You know the story. A bunch of hot young college kids take a trip to a remote, wooded location with no cell service and stay in a creepy cabin. Only, this story is a comedy (kinda), and so all the tired tropes of horror films are exaggerated to a comedic extent, and then the story takes a wild turn to reveal what the cabin in the woods really is, and what all those horror classics were really all about. As a bonus, you'll get to see cameos from all your favorite nightmare creatures, including a Zombie Cannibal Redneck Family and a tiny ballerina with a face full of teeth, who is the best.
The film is a look at what makes a horror film and is equal parts a celebration of the genre, a parody of its more ridiculous aspects (why are we going to this gross cabin again?), and a critique of why certain elements, like the "final girl," keep appearing. It even digs a little at the audience, asking, hey, why do we like watching people die?
Watch If You Like: Snappy dialogue, dissecting movie tropes, screaming "Why would you DO THAT??" at the screen during horror movies.
What To Know: There are some violent, bloody deaths. Some, like those involving the zombie family, are legitimately terrifying, but others are definitely comedic. Also, Joss Whedon is involved.
Fun Fact: This movie is full of references to horror classics, including some of their more memorable characters, like "Fornicus, Lord of Bondage and Pain" as a Hellraiser nod. Seeing how many you can recognize is a fun game while watching with friends.
A Girl Walks Home Alone At Night, dir. Ana Lily Amirpour, 2014. Not Rated
Billed as an "Iranian vampire Western," this moody, noirish film follows the lonely citizens of "Bad City," a fictional, crumbling Iranian city far out in the desert, full of people living on the margins of society. Among them is a mysterious, nameless vampire who travels the streets at night by skateboard and has a taste for the unscrupulous. Because of its Iranian roots, it's easy to see this movie as being full of political statements about women and queerness, and maybe it is. Or maybe it's about loneliness, addiction, connection, and desire, which can be found anywhere. The movie is a slow-burn with an arty streak, with plenty of dead-end town ennui and vinyl record listening to appeal to any film nerd, all combined with elements of Persian culture. There's also an accompanying graphic novel.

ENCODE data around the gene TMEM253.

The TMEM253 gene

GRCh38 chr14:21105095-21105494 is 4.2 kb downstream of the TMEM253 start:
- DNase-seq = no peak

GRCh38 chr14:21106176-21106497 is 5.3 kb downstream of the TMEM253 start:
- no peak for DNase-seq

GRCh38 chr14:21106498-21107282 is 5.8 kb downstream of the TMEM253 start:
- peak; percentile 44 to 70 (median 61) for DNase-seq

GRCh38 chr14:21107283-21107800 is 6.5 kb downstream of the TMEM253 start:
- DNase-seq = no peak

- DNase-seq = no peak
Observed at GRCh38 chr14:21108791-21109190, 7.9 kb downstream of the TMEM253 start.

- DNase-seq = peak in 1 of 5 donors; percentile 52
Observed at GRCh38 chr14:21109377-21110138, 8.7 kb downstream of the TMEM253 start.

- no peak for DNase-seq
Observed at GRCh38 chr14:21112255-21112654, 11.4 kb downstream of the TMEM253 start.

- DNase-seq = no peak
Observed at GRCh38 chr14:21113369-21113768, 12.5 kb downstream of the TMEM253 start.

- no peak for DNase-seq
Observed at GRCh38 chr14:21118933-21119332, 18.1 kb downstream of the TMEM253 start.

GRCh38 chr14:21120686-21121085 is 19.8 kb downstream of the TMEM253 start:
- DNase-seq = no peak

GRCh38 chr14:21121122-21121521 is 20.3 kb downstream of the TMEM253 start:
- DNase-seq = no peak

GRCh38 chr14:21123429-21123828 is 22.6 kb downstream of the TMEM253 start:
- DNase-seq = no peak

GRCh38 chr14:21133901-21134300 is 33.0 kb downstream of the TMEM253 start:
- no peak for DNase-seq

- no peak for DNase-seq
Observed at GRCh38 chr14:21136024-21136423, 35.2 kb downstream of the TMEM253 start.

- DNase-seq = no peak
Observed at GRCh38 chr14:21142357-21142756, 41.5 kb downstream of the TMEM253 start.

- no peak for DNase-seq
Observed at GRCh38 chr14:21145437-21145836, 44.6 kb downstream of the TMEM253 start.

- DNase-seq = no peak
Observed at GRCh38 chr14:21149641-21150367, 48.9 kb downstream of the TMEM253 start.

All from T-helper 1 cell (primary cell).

Watch If You Like: Only Lovers Left Alive and other Jarmusch movies, sad vampires, listening to Balck Sabbath on vinyl.
What to Know: This film is light on the blood and violence, but it is implied -- it's a vampire film, after all. There are also scenes of drug use. The cat in this one is okay, too. Also, this film is in Farsi with subtitles.
Fun Fact: Amirpour is a lifelong skateboarder herself and served as a stand-in for the lead character.
Wicker Man (the Nic Cage one), dir. Neil LaBute, 2006. Rated PG-13
They say a good way to conquer fear is to laugh at it and see its absurdity, and that's real easy to do with the 2006 remake of a 1973 film starring Christopher Lee as the leader of a pagan cult. Cage's acting is off the wall, and by the end, after he destroys the crops, aims his gun at random people, kicks in doors, frightens children, and punches a number of women, so you're actually rooting for the cult -- and the bees. This is a good one to enjoy with friends, and maybe some beers, and don't feel too bad if you zone out through the slower parts. While the original is a decent horror movie about an outsider trapped among mysterious backwater cult members with murderous intentions, similar in some ways to the more recent Midsommar, this version is ... not. But it did give us memes, so maybe it is culturally significant.
Academy Award-winning actor Nicholas Cage, everybody.
Watch If You Like: So-bad-they're-good movies, pausing on Nic Cage's face while he emotes, bees.